SpaceX’s Crew Dragon faces critical test for future astronaut flights Saturday
SpaceX is gearing up for a major Crew Dragon test flight this week, one that — if it goes well — will mark the final major milestone before the company launches astronauts into space.
On Saturday (Jan. 18), SpaceX will launch an uncrewed Crew Dragon capsule atop a Falcon 9 rocket on a critical flight test of the spacecraft’s emergency abort system. The test, called an in-flight abort, will prove Crew Dragon’s abort system can pull astronaut crews to safety in the event of a rocket failure during launch.
“Critical test launch before flying astronauts is green for Jan. 18,” SpaceX CEO Elon Musk wrote on Twitter Saturday (Jan. 11) as the company test-fired the mission’s Falcon 9 at Launch Pad 39A of NASA’s Kennedy Space Center in Florida. Liftoff is set for 8 a.m. EST (1300 GMT), NASA has said.
An illustration of a SpaceX Crew Dragon and its Falcon 9 rocket on Launch Pad 39A of NASA’s Kennedy Space Center in Florida. (Image credit: SpaceX)
SpaceX needs this test to go well to show that Crew Dragon is ready to launch NASA astronauts Bob Behnken and Doug Hurley to the International Space Station on a crewed flight test later this year. The company launched an uncrewed Crew Dragon to the station in March 2019, on a successful mission called Demo-1. But that capsule exploded during work on ground tests of the abort system a month later.
After upgrades to prevent a similar failure from happening again, SpaceX performed a series of ground-based abort system tests that cleared the way for Saturday’s test.
SpaceX’s Crew Dragon is equipped with eight abort engines, called SuperDracos, to blast the space capsule free of its Falcon 9 during an emergency. During Saturday’s test, that will happen about 90 seconds after liftoff, after which the Falcon 9’s first stage engines will shut down.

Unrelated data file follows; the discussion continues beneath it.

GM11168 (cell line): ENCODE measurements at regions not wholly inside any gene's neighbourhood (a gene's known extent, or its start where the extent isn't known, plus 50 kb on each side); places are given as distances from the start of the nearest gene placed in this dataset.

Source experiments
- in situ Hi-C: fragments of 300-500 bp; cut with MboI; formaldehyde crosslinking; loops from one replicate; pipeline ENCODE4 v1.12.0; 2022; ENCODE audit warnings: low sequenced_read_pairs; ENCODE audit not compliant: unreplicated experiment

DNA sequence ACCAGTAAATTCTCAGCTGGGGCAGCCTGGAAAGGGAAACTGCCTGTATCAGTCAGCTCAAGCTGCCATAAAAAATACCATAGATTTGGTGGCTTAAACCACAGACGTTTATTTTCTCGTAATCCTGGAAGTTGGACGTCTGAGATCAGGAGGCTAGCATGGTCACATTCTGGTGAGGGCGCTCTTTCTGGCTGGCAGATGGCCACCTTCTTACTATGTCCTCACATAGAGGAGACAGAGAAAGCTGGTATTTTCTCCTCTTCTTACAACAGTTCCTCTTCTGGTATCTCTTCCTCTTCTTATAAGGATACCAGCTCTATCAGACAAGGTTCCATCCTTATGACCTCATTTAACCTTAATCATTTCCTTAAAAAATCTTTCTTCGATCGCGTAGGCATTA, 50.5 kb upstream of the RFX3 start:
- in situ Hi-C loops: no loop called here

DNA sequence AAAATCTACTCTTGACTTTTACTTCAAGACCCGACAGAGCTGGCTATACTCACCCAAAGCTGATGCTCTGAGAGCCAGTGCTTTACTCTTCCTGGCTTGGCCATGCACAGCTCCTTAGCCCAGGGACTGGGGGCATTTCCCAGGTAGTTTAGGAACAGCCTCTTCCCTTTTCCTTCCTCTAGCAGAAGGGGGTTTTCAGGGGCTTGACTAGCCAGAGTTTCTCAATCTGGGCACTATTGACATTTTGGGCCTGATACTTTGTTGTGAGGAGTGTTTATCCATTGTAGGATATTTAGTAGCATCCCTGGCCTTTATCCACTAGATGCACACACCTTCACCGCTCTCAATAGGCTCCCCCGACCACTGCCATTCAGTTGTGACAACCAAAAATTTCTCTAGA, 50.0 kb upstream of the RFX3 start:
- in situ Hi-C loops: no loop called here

After Crew Dragon reaches the peak of its arc, it will jettison its cylindrical trunk and deploy four parachutes as it falls back to Earth to splash down in the Atlantic Ocean. From start to finish, the test flight should take less than 12 minutes.
SpaceX’s GO Searcher recovery ship will be on hand to retrieve the Crew Dragon, but don’t expect to see an awesome rocket landing. SpaceX does not expect the rocket to survive Crew Dragon’s separation from the booster, which has already flown three times.
“Destroyed in Dragon fire,” Musk said on Twitter when asked about the rocket’s fate.
NASA wants to use Saturday’s launch as a dress rehearsal of sorts for actual crew launches by SpaceX.
“Prior to launch, SpaceX and NASA teams will practice launch day end-to-end operations with NASA astronauts, including final spacecraft inspections and side hatch closeout,” NASA officials said in a statement.
SpaceX is one of two companies with multibillion-dollar contracts to fly NASA astronauts to and from the International Space Station on commercial spacecraft. The other company, Boeing, will use a capsule called Starliner to make those taxi flights for NASA.
Just as SpaceX moved closer to human spaceflight in 2019, so, too, did Boeing. The company launched the first Starliner spacecraft Dec. 20 on an uncrewed test flight to the space station, but Starliner suffered a mission clock error that prevented it from reaching the orbiting lab. It returned to Earth safely on Dec. 22.
“I’m looking forward to kicking off the new year with this big Crew Dragon milestone,” Behnken wrote on Twitter.
Editor’s note: You can watch SpaceX’s Crew Dragon in-flight abort test launch live on Space.com Saturday, Jan. 18, beginning at 7:45 a.m. EST (1245 GMT). Liftoff is scheduled for 8 a.m. EST (1300 GMT).
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